Arequipa is a city of clear blue skies and imposing buildings made from sillar that contrast with modern styles and colors. Arequipa is also a city of art and culture, where traces can still be felt of the early commercial activity that gave birth to an affluent and cosmopolitan society still fighting to survive.
Arequipa has had to change over the years. Migration, globalization, modernity, and modern transport have converted it into one of Peru’s most vibrant cities, and also one that has seen the most new building. Nevertheless, Arequipa maintains its identity and every time we go there we can feel its spirit seething under the clear blue and very photogenic sky.
Historian Eusebio Quiroz Paz Soldan explains:
“Arequipa’s cultural identity is nothing if not a mixture of elements both occidental and Andean. This identity forms part of the awareness of our people and makes sense of the sense of regionalism of which we are so proud. We feel we are different because we know we have these complex values that are different to those of other people”.
And this is reflected in each cultural manifestation: literature, music, gastronomy, architecture, etc.
That is why exploring Arequipa means discovering secrets; so the first piece of advice for visitors is “go on foot”.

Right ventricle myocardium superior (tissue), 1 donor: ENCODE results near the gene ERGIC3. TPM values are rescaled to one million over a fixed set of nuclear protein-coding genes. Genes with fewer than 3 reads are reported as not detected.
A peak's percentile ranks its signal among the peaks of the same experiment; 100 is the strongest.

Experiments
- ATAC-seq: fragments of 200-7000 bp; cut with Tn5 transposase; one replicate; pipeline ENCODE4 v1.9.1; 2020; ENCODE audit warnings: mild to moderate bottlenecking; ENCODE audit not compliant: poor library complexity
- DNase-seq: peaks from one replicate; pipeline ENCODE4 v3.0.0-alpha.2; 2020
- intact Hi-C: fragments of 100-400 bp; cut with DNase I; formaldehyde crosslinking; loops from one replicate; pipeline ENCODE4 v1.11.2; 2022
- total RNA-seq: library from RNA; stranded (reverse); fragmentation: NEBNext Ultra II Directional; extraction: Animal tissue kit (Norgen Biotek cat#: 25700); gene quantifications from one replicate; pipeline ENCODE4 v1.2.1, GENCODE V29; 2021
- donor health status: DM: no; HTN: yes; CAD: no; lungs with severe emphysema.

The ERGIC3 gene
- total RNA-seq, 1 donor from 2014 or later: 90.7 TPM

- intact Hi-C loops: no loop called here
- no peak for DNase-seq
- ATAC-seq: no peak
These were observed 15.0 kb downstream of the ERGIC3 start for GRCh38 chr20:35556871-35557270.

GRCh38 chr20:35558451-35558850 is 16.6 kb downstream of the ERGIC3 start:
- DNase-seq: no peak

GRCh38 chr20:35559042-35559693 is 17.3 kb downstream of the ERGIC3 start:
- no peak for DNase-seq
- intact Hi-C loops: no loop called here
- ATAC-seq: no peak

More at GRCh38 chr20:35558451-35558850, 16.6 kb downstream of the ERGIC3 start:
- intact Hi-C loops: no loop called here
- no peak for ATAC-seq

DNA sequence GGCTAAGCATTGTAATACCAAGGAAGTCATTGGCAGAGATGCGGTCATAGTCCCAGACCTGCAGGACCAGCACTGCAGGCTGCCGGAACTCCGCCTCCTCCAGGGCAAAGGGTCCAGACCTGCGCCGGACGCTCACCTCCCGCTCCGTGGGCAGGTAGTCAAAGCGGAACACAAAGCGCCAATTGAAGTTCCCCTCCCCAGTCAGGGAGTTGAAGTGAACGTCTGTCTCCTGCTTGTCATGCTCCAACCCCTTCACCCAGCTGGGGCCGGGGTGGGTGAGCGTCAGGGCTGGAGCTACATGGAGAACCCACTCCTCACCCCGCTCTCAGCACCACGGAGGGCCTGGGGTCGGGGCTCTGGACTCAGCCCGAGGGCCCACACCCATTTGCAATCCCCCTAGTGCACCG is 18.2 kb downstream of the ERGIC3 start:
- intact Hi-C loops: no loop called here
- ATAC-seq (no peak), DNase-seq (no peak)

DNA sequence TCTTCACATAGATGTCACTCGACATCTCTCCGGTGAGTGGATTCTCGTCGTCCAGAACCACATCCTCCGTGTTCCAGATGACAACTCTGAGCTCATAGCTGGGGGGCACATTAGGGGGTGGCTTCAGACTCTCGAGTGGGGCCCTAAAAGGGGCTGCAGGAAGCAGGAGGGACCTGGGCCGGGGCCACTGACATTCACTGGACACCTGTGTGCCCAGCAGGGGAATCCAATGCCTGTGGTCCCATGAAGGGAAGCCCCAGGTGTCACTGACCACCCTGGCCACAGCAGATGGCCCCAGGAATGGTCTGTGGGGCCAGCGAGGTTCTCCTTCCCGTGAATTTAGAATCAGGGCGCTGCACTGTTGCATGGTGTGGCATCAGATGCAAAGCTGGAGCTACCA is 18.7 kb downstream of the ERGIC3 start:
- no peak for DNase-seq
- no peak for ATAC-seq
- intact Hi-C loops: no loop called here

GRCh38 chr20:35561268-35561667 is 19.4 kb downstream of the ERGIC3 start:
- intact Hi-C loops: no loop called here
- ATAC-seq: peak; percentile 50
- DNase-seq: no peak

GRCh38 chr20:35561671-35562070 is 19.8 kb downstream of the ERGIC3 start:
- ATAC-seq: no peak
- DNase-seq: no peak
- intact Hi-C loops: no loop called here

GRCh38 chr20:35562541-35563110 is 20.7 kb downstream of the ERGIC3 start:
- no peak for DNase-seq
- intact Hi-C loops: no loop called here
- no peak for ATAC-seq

Each street has its secrets and you have to keep your eyes open so as not to miss them: old houses where sepia photos of the city’s old inhabitants are kept in shoe boxes; old bookshops that still jealously hold onto valuable collections; galleries where some young artist displays his creativity. And the picanterias! These great restaurants that were and are meeting places for politicians, poets, writers and lovers of food have given the country an important part of its gastronomic tradition.
In the countryside surrounding the city, on which the urban sprawl is beginning to encroach, you can still find that intense green pasture and villages where the afternoon people gather in the main square to eat buñuelos and talk about the day’s doings.